Non-bank lenders approach RBI to increase LTV on gold loans to 90%

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KOLKATA: Non-bank lenders specializing in lending against gold have approached the Reserve Bank of India, seeking to increase the authorized loan-to-value (LTV) to 90% of gold pledged by customers from the existing 75% , as the regulator has done for regular commercial banks.

Businesses believe that if their LTV is increased to the same level as banks, they will be able to meet the financial needs of a wider segment of low- and middle-income customers during this hardening period.

Confirming the case, Association of Gold Loan Companies (AGLOC) Secretary Thomas George Muthoot said: “AGLOC members only deal in gold lending and we have much better penetration than the banks. Gold lending is one of the many activities of banks. Therefore, we should have a level playing field and our LTV should also be increased from 75% to 90%. We have written to the RBI but have not yet heard from them.

About 98% of non-bank lenders in India are in the lending business only and their operations are spreading faster than commercial banks in inland villages, he said.

A higher LTV, combined with an increase in gold prices, will allow small entrepreneurs, traders and households to obtain more loans against gold.

As gold lenders seek a level playing field with banks, they have also warned of risks from the current volatility in gold prices. Muthoot Fincorp Chairman Thomas John Muthoot pointed out that gold prices, after a sudden spike, fell on August 11 to Rs 52,000 from Rs 57,000 for 10g.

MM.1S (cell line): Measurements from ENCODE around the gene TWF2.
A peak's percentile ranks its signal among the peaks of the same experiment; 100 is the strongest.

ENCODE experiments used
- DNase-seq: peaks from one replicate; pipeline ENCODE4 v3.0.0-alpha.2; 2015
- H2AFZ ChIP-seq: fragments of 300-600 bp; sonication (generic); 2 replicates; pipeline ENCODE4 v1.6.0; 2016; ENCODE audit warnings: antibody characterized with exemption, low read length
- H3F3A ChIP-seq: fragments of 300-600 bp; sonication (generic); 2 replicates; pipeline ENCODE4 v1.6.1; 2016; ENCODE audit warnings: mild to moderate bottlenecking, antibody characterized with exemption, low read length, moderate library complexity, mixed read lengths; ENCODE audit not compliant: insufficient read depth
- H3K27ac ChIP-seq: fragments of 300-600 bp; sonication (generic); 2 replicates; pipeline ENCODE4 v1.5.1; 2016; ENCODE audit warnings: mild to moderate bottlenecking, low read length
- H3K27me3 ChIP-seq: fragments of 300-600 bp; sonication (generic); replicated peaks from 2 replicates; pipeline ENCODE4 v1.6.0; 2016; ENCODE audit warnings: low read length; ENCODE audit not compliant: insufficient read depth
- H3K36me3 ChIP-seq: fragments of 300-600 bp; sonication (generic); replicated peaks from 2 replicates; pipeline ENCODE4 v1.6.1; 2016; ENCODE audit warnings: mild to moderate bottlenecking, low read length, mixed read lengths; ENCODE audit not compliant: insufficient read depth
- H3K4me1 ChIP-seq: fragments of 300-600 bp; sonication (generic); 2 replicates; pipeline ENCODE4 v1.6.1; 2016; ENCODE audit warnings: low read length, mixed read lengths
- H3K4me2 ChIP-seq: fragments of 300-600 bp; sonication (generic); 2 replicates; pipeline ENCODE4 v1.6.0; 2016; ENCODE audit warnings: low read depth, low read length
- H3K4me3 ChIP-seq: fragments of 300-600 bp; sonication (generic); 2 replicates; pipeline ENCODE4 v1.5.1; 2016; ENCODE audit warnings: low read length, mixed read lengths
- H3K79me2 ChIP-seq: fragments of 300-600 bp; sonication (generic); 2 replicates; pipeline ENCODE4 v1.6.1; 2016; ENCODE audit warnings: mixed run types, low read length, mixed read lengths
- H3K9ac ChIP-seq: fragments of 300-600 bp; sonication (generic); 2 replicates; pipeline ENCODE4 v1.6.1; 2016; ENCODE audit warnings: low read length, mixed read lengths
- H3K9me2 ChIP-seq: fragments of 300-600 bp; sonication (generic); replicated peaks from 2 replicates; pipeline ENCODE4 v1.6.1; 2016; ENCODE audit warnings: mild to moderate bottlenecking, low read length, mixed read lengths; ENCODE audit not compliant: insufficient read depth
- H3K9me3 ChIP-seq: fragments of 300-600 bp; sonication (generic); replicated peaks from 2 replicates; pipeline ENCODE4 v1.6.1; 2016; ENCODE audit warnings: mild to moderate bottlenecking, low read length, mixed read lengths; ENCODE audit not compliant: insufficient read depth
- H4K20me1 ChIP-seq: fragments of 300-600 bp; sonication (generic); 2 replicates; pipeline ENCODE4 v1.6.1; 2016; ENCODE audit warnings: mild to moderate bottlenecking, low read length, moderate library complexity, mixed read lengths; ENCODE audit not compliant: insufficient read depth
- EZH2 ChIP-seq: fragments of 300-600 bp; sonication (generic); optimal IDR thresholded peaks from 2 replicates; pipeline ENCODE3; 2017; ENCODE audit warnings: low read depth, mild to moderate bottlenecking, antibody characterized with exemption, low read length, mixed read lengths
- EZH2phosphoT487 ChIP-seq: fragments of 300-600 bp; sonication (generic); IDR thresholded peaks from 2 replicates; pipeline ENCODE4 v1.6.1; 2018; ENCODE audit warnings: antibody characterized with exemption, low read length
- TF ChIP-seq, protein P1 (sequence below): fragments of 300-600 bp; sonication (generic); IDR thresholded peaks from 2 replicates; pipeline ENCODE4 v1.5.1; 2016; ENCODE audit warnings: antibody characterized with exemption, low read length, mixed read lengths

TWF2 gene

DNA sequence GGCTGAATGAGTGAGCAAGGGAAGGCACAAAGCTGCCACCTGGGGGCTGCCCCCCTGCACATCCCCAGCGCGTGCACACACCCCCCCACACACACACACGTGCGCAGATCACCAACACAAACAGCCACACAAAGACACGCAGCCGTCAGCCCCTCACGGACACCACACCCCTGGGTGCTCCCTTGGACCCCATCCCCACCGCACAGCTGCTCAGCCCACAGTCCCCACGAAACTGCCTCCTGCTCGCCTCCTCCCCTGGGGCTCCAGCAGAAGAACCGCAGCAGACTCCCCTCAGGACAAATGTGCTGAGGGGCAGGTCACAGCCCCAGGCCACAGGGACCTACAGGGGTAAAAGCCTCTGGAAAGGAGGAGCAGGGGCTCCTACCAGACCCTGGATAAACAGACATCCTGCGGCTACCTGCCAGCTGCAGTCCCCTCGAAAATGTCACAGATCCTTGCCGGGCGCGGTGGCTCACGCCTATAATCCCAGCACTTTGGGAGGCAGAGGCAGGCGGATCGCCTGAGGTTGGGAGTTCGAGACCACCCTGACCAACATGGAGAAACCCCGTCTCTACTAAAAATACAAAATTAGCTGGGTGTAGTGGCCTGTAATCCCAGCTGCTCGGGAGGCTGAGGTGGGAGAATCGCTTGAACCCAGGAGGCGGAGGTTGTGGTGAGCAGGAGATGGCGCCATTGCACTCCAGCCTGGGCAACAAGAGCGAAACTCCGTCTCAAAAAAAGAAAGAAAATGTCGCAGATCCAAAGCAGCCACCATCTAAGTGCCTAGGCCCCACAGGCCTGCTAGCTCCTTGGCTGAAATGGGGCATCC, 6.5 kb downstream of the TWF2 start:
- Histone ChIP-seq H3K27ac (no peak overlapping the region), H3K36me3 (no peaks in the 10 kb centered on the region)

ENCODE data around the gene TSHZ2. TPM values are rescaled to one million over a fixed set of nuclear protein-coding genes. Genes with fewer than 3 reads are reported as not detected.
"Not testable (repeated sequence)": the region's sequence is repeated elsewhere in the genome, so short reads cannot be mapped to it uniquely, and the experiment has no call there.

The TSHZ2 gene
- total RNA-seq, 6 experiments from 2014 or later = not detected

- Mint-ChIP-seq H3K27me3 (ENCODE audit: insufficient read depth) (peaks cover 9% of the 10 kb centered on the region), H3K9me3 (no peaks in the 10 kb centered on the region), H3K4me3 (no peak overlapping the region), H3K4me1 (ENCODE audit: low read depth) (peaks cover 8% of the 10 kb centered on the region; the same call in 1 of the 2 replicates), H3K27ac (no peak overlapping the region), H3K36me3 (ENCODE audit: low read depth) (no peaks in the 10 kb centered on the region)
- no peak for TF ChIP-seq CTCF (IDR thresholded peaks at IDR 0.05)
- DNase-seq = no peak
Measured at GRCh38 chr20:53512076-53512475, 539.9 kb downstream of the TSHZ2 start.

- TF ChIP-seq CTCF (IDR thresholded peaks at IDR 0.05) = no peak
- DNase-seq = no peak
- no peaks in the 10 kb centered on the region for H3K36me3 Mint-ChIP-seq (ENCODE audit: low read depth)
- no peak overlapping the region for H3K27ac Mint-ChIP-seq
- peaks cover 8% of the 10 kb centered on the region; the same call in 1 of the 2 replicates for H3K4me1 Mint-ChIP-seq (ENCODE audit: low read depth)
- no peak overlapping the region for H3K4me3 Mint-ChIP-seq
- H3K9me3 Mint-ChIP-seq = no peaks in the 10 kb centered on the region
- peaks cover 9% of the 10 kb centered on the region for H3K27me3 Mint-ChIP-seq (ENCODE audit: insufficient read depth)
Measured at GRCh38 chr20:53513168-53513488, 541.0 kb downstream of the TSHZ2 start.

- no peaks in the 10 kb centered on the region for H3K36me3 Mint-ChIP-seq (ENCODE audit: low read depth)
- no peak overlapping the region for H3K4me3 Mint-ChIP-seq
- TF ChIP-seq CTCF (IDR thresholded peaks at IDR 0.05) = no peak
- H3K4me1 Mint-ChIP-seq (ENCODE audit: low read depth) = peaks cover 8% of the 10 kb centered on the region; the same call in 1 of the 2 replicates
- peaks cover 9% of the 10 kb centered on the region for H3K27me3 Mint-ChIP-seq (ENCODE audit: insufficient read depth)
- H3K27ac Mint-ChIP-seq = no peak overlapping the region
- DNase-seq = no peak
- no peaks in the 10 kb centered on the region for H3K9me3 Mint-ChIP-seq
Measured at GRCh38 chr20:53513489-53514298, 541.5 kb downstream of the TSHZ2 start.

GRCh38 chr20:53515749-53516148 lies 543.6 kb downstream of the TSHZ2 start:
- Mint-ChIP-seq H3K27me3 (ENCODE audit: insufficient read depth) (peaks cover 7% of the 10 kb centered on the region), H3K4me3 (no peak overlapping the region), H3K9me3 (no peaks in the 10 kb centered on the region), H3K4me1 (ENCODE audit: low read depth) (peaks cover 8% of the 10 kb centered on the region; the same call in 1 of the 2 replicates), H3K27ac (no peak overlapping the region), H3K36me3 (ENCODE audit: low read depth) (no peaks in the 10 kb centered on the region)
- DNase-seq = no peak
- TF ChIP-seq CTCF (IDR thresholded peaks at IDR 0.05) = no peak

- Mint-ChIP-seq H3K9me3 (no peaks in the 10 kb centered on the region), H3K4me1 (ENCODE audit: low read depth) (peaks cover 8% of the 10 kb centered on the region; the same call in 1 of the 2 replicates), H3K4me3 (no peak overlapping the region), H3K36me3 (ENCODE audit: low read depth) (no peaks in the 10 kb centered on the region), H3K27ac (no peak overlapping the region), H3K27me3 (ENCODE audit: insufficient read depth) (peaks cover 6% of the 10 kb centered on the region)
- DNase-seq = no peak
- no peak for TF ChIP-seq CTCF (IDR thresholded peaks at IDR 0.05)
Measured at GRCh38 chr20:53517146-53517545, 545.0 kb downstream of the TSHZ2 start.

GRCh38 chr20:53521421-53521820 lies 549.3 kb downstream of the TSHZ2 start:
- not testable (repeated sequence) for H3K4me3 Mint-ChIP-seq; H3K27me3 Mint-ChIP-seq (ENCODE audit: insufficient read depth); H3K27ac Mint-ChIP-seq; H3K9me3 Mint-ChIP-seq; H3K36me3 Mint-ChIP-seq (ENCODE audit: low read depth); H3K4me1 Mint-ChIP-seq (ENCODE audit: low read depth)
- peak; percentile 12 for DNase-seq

“During this period of high volatility, the question is how will gold prices behave in the short and long term? Although no one can predict the future, most analysts believe that even if gold prices gold will continue to remain bullish over the long term, there will be periodic corrections, therefore gold will continue to remain highly volatile until the macroeconomic situation stabilizes globally, prompting traders and lenders to maintain a healthy margin rate to avoid massive margin calls and customer defaults,” he said.

“While we were upset and unhappy in 2013 when the RBI lowered the LTV allowed and regulated the maximum lending rates for gold lending by NBFCs, in hindsight we believe this was the best thing to do. do,” he said. “We lend against a commodity considered a safe haven investment. But this largely depends on various factors ranging from the global economic situation, the movement of the dollar and many other intangible factors and so it is important that we keep sufficient cushion. It would be very short-term thinking to allow banks to lend up to 90% LTV, as this requires close monitoring of price movements.

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